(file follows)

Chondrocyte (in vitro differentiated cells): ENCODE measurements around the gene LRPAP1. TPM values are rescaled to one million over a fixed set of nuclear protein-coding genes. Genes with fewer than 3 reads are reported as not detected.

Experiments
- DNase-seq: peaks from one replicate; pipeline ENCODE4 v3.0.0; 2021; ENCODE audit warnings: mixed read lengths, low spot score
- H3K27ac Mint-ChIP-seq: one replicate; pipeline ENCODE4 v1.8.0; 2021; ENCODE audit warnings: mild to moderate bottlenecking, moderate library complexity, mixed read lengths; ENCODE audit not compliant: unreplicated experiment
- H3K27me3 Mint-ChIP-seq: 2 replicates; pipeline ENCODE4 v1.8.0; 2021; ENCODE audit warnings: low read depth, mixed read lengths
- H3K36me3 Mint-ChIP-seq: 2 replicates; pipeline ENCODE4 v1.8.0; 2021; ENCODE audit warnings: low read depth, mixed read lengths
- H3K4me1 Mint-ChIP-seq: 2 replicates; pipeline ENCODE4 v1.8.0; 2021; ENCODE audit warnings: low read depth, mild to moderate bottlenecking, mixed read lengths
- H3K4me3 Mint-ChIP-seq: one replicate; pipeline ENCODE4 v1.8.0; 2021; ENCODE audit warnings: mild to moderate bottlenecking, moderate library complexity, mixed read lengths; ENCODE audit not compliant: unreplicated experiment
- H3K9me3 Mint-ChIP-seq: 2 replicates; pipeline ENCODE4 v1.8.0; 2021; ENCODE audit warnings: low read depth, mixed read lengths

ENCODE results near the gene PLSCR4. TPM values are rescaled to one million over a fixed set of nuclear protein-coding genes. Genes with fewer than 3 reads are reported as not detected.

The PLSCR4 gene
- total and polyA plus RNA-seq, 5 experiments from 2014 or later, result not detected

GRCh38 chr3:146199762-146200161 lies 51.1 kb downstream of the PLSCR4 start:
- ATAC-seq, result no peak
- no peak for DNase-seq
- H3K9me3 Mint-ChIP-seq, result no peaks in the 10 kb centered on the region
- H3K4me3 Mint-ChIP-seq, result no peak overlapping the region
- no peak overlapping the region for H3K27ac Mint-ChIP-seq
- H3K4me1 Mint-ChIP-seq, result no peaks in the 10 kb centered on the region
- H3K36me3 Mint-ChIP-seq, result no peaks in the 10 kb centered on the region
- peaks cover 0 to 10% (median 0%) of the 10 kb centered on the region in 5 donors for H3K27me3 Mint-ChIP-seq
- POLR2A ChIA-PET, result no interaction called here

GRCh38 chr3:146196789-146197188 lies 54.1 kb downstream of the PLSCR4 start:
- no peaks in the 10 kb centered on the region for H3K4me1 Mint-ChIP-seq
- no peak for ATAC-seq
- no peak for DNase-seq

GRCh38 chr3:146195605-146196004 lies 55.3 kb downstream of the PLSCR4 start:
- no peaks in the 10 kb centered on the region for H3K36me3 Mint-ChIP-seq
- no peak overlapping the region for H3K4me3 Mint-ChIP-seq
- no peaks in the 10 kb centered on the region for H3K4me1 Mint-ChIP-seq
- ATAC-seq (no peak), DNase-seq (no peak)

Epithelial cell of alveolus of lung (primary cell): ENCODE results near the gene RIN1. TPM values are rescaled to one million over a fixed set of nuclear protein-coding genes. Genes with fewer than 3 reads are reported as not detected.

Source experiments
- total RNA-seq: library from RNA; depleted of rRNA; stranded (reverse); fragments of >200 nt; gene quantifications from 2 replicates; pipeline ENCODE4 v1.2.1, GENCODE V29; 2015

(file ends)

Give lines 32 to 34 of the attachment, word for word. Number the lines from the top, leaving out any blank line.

Epithelial cell of alveolus of lung (primary cell): ENCODE results near the gene RIN1. TPM values are rescaled to one million over a fixed set of nuclear protein-coding genes. Genes with fewer than 3 reads are reported as not detected.

Source experiments
- total RNA-seq: library from RNA; depleted of rRNA; stranded (reverse); fragments of >200 nt; gene quantifications from 2 replicates; pipeline ENCODE4 v1.2.1, GENCODE V29; 2015